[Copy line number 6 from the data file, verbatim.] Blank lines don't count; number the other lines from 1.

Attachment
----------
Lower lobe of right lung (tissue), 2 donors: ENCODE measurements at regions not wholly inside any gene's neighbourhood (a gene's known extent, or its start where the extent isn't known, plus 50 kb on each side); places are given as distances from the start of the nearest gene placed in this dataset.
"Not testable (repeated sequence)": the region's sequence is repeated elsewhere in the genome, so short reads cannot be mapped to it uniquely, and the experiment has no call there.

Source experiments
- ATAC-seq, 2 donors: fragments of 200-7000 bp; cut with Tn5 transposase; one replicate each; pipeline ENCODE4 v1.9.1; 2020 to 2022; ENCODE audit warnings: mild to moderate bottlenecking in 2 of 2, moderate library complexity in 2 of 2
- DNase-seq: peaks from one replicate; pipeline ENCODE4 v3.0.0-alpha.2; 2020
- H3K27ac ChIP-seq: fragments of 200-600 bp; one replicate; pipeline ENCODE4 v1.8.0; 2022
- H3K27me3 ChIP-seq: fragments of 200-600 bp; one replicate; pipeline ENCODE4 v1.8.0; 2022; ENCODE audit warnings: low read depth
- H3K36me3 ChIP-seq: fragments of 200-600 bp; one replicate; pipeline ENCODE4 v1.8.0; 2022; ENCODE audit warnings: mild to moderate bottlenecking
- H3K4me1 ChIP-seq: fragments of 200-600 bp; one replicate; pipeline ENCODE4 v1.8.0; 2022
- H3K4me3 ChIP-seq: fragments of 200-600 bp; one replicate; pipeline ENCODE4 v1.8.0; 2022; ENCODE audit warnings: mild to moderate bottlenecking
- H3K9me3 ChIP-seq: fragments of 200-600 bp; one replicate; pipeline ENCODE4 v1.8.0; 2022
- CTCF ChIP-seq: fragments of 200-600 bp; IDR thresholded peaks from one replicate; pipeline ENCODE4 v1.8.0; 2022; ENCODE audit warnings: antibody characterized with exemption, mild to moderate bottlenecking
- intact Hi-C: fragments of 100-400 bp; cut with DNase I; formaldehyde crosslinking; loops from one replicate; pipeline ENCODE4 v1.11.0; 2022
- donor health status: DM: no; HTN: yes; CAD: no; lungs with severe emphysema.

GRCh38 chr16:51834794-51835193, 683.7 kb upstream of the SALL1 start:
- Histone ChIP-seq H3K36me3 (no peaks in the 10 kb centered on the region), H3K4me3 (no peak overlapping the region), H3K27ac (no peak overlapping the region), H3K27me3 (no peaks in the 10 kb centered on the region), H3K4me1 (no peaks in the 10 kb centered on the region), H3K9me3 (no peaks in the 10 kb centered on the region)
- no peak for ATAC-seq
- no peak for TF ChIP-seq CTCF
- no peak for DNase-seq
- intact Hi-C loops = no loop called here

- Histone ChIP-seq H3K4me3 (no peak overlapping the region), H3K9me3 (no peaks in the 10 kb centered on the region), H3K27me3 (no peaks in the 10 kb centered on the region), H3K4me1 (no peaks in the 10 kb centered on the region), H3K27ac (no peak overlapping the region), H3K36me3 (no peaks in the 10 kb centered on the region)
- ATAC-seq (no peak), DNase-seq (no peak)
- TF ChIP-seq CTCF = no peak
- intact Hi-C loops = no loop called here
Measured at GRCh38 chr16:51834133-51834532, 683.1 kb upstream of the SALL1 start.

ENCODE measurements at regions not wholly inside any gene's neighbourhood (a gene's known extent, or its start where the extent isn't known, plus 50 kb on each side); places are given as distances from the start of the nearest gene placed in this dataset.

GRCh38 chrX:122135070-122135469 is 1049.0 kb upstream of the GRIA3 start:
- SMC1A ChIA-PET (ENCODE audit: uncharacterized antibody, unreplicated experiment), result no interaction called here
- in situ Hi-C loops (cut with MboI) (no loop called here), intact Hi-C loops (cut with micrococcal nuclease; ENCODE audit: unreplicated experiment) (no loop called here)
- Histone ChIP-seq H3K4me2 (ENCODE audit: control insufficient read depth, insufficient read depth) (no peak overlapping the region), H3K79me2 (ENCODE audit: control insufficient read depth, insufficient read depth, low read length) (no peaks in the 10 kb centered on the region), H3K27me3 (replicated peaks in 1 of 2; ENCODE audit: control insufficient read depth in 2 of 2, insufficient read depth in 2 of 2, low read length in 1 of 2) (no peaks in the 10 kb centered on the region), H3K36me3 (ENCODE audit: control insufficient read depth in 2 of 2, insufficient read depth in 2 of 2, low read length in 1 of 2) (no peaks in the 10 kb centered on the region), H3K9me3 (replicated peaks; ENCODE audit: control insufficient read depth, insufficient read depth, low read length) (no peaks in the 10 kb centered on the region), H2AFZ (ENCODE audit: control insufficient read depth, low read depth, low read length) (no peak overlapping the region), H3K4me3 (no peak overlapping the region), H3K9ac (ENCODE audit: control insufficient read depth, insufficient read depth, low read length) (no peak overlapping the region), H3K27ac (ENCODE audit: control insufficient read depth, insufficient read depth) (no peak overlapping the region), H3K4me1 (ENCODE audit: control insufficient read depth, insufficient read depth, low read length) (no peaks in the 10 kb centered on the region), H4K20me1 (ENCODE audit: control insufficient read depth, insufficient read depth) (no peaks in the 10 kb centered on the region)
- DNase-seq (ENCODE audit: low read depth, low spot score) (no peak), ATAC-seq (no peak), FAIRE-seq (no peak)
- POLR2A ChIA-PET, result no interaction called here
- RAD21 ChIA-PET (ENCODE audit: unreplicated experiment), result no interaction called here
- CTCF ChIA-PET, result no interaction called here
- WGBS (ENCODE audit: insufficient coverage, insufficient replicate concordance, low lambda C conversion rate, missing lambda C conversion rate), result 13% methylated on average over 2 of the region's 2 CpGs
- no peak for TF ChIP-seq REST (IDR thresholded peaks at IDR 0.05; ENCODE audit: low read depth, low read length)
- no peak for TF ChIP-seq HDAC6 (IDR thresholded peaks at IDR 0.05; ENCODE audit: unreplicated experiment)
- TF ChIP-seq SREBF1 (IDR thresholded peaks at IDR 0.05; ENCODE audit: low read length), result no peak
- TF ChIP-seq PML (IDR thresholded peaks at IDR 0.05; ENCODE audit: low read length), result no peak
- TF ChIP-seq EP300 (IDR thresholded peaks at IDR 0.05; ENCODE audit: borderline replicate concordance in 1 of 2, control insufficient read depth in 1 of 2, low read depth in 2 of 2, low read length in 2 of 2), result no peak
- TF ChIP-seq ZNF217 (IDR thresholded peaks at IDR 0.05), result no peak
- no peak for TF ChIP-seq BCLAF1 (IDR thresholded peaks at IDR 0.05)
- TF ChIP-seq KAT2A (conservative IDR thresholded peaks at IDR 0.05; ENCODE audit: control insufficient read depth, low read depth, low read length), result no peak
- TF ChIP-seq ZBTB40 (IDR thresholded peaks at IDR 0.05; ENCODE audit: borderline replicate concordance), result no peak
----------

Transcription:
- H3K27ac ChIP-seq: fragments of 200-600 bp; one replicate; pipeline ENCODE4 v1.8.0; 2022